Welcome back to week two of our journey into Twitter Analytics! (If you missed last week, catch up here.) Whether you’re tweeting for an advocacy organization or to sell unicorn t-shirts, it can be challenging to stay inspired and engaged when posts are sent into a massive abyss with sometimes no response.
Twitter Analytics can help save the day.
Let’s get back into your Analytics by visiting this little URL right here: analytics.twitter.com and logging into your account.
Our first stop today is the “Tweets” category at the top. If you’re into graphs and percentages, you’re in for a tweet treat (try saying that five times fast)! This is where you start to learn how specific tweets have fared with your audience. There's also an overview on specific stats over varying time periods, which you can change in the upper right corner.
We suggest tracking your stats week by week (this means writing them down!) so you can know how things change over time. Other than impressions (which you learned all about last week), this view also shows you:
- Engagement rate: Let’s do some math. The engagement rate is the number of times users engaged with your tweet, divided by the tweet’s total impressions (how many eyeballs have seen it). Engagement means anytime a user interacted with your tweet in some way such as retweeting it, clicking on a link, liking it, clicking on the hashtag, replying to it, clicking on the photo, etc.
- Link clicks: Did your tweet have a hyperlink? This measures how many times someone clicked on a link in your tweets.
- Retweets: Everybody loves retweets. Retweets are when someone “reposts” your tweet by using the retweet button, potentially sharing it to all of their followers. If they're a trusted voice with a large audience, this can mean great things for your engagement numbers.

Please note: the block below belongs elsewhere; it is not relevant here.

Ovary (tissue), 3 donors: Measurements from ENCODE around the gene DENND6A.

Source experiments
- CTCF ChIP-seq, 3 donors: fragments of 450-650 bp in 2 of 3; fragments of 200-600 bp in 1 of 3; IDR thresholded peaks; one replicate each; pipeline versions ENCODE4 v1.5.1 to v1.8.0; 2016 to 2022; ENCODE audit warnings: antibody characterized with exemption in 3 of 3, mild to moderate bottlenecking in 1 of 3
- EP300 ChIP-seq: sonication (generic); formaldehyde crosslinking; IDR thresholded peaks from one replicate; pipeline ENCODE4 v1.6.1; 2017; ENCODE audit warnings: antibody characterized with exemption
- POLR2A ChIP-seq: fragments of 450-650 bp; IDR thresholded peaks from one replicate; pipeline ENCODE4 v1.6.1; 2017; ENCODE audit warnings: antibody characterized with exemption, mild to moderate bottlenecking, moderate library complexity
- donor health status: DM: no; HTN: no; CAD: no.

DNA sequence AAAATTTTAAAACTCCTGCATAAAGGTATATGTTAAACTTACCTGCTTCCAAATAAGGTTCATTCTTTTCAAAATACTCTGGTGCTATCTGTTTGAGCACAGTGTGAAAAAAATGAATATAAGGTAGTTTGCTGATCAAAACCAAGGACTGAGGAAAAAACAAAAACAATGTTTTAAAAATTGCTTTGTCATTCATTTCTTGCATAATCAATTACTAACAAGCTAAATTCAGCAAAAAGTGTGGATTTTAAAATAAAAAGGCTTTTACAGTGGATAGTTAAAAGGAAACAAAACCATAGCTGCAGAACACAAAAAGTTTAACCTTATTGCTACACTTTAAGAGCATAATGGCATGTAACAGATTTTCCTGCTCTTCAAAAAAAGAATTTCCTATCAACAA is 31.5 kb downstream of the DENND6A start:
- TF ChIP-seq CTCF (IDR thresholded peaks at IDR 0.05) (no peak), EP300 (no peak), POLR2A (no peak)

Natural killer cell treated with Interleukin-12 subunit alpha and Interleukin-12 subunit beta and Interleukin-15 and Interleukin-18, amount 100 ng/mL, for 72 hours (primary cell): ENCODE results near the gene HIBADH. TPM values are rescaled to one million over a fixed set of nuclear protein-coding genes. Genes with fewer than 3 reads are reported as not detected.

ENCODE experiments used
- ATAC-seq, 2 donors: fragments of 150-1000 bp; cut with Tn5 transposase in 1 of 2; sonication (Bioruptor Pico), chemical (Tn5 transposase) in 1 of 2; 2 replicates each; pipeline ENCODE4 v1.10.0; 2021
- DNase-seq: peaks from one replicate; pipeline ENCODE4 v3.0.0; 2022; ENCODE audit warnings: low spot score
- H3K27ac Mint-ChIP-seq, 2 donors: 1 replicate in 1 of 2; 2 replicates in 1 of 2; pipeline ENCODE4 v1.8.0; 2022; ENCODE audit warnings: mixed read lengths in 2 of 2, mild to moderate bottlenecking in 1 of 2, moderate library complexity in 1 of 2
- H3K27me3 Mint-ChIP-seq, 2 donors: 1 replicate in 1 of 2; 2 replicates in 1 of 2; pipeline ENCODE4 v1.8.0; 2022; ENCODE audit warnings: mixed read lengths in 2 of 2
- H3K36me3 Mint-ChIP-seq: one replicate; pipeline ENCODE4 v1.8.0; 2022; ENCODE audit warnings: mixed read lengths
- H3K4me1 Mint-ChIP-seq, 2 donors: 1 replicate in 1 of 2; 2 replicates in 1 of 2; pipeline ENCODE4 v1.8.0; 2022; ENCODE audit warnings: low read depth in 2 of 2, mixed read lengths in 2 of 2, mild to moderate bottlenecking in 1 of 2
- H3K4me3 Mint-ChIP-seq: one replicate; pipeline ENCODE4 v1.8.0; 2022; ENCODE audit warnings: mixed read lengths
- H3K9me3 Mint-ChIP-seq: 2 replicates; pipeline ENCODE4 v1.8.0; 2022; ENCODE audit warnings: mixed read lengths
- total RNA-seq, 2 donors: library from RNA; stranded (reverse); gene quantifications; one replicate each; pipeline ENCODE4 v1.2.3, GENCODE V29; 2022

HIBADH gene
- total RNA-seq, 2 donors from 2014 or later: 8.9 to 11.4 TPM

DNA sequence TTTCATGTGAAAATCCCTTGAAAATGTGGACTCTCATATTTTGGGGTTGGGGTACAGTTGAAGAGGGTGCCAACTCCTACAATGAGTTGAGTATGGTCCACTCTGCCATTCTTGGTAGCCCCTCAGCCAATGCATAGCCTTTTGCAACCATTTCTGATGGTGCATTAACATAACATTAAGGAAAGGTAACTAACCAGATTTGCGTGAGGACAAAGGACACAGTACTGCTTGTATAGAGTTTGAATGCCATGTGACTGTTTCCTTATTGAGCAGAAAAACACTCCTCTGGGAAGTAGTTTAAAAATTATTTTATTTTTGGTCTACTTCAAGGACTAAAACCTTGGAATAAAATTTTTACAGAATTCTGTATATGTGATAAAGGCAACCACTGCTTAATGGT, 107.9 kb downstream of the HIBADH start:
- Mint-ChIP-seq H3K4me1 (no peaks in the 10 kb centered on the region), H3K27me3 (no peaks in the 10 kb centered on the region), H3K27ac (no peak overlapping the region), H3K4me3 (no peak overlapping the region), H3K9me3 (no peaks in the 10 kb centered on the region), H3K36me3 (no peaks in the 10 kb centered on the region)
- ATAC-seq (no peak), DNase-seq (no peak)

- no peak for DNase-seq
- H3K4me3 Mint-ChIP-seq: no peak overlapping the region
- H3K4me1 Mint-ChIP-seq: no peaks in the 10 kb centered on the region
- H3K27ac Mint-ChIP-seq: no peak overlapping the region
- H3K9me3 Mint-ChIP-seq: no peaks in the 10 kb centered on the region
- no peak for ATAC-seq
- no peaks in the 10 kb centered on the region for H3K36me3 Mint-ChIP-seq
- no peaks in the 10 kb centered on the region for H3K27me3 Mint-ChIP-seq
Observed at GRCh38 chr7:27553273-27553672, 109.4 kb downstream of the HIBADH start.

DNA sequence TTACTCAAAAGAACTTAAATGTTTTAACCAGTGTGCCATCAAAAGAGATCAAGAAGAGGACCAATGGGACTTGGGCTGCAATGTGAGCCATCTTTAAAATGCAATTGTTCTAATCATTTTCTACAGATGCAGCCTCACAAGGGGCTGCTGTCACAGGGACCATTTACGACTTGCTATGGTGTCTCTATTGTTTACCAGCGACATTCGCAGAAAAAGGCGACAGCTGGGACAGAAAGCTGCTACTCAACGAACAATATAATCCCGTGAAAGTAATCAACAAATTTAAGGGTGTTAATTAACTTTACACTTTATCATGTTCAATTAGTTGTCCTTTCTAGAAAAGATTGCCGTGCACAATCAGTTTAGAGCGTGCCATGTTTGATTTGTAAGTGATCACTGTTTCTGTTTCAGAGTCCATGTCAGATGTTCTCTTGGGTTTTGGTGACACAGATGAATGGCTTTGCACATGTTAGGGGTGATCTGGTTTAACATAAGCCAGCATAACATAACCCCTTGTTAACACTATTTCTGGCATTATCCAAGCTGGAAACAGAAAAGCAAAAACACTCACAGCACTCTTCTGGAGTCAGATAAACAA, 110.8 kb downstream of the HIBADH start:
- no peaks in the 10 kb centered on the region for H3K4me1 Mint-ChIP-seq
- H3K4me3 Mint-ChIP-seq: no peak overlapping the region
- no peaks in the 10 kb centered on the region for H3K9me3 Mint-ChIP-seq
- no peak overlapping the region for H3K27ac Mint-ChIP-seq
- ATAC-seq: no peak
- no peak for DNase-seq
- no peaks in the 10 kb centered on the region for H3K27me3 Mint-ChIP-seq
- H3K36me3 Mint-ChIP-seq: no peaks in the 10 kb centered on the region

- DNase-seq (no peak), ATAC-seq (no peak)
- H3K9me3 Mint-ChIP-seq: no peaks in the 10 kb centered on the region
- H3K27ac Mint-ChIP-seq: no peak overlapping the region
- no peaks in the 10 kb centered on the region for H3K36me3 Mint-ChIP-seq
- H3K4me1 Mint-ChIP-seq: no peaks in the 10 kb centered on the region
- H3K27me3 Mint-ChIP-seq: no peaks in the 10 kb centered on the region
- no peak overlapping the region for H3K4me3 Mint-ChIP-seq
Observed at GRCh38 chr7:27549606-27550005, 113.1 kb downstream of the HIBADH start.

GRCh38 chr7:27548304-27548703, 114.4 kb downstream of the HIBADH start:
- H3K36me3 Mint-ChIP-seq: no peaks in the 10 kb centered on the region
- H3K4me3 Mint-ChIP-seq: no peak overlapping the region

- Likes: Likes are simple, but a good way to tell that people are at least enjoying your tweets!
- Replies: Replies are when someone responds directly to your tweet. People often use this if they have a strong response to something you post or just want to tell you to keep up the good work; don't forget to reply back, if appropriate.
You can also toggle between “Tweets," “Top Tweets," “Tweets and Replies," and “Promoted." This is where you can start cutting down on that "tweeting into an abyss" feeling. Decide which metrics matter to you the most (we're guessing engagement rate is near the top!) and track which tweets performed the best in order to double down on what's working.
Now click on the "Audiences” category at the top. Not only can you see your overall audience size, but you can get an idea of your audience’s gender, income, location (not exact; Twitter isn’t quite that creepy yet), interests, age range, and languages.
As a company, you most likely have your idea of your perfect customer in your head. Click through these categories to learn whether you’re reaching that 18-25 year old designer living in the city who's interested in technology and politics. There are so many different ways to read these demographics, but here are some interesting things to consider:
- What languages does your audience speak? If you’re a global organization, consider incorporating another language into your tweets and track if you're reaching users who speak it.
- What is your audience interested in? Twitter divides interests into general categories so you can see if your audience likes more entrepreneurship news or current events.
- What income bracket does your audience fall in? If you’re a higher end boutique, are you actually reaching users who would be able to afford your products?
Our final category for the day is “Events." You can use this category to pick some events your company might want to tweet about and view their typical engagement stats. Events shows you holidays, sports, movie releases, and even trends like #MotivationMonday. Pull key information for your Editorial Calendar so you remember to draft some posts. Tweeting about an event (as long as its applicable) can be a great way to tap into a new audience.
Under the "More" category at the top, you'll see some advanced options like Video Activity and Conversion Tracking. We'll get into this in a future Slice; for now, go forth and tweet, analyze, and repeat!